I deliberately used the words "achieve the main principles", because the Minister used them. I hope that after the discussions, whether or not the right hon. Gentleman is able to get agreement with the local authority associations—I hope that he will, because I believe that their fears are misplaced—the House will have an opportunity to discuss the main principles of the new clause again. There is a substantial majority of hon. Members on both sides of the House in favour of not only the narrow new clause, but much more than that.

    On the basis of the clear undertaking and commitment from the Government, I beg to ask leave to withdraw the motion.

    Motion and clause, by leave, withdrawn.

    New Clause 6

    Special Charging Orders

    '(1) In section 147 of the Local Government Act 1972 (expenses of principal councils) the following subsections shall be inserted after subsection (3):—

    "(3A) If in any part of a district the district council is exercising as principal one or more of the statutory functions held by the parish or community councils (as the case may be) in its district, and such function or functions is elsewhere in that district being exercised by one or more parish or community councils (as the case may be) the district council shall make such charging resolution as is described in subsection (3) above as is appropriate in all the circumstances of the situation.
    (3B) The Secretary of State may by order made by statutory instrument prescribe (a) the factors to be taken into account by the district council in making any charging order under subsection (3A) above and (b) the procedure by which any parish or community councils desirous that any such charging order be made may secure the making of an appropriate order.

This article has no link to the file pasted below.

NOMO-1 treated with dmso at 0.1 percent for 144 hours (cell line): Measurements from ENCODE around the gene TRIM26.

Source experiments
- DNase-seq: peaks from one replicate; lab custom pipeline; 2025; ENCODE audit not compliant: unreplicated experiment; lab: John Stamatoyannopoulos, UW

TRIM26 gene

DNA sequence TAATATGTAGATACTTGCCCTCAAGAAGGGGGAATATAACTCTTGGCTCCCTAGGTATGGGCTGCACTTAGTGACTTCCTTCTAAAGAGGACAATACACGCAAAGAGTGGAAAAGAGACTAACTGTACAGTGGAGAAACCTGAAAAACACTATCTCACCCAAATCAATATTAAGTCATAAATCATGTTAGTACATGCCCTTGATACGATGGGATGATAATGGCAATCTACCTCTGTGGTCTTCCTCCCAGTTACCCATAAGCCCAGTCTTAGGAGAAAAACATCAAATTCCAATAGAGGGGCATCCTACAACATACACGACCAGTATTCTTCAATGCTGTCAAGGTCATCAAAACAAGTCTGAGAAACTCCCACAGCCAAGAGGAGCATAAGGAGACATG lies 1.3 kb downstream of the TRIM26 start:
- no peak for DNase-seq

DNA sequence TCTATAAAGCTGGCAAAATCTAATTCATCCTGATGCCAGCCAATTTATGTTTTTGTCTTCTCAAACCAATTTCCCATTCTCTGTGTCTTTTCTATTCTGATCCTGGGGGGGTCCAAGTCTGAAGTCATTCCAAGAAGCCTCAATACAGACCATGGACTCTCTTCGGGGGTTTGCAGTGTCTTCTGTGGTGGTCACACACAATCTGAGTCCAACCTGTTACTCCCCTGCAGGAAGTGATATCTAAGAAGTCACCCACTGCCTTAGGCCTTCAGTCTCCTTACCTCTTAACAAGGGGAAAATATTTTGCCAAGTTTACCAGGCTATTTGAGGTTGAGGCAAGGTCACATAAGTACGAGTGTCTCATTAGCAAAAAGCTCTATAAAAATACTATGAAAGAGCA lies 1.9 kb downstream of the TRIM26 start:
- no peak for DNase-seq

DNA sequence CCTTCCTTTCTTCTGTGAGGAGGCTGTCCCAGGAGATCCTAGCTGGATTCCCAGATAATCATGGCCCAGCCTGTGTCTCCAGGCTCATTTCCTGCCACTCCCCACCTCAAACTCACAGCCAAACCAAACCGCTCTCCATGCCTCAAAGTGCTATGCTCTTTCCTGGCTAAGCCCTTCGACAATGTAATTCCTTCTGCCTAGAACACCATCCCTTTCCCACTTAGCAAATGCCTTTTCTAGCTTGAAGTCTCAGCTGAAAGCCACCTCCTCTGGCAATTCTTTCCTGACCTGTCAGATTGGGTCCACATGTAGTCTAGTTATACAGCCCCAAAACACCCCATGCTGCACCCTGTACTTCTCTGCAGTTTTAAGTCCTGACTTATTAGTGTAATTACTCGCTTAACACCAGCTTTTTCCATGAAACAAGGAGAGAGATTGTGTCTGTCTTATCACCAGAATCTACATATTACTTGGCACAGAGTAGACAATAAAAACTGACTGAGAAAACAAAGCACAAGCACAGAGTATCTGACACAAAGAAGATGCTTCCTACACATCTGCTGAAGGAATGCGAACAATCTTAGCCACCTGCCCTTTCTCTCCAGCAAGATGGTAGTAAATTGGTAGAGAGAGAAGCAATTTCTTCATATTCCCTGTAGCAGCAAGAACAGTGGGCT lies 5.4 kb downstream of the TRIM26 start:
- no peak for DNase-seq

(3C) Subsection (3A) of this section shall not come into force until the first day of April in the year next after the year in which the Secretary of State shall have made the first order under subsection (3B) above."

    (2) In section 54 of the Local Government Planning and Land Act 1980 after subsection (8) there shall be inserted the following subsection—

    "8A Where 'relevant expenditure' includes sums payable under precept to the councils of parishes or communities the Secretary of State may by regulations made under section 113 of the General Rate Act 1967, provide for the transfer of the amount of block grant attributable to an such precept from the local authority to the council of the parish or community as the case may be.".'.—[Mr. Alton.]

    Brought up, and read the First time.

    I beg to move, That the clause be read a Second time.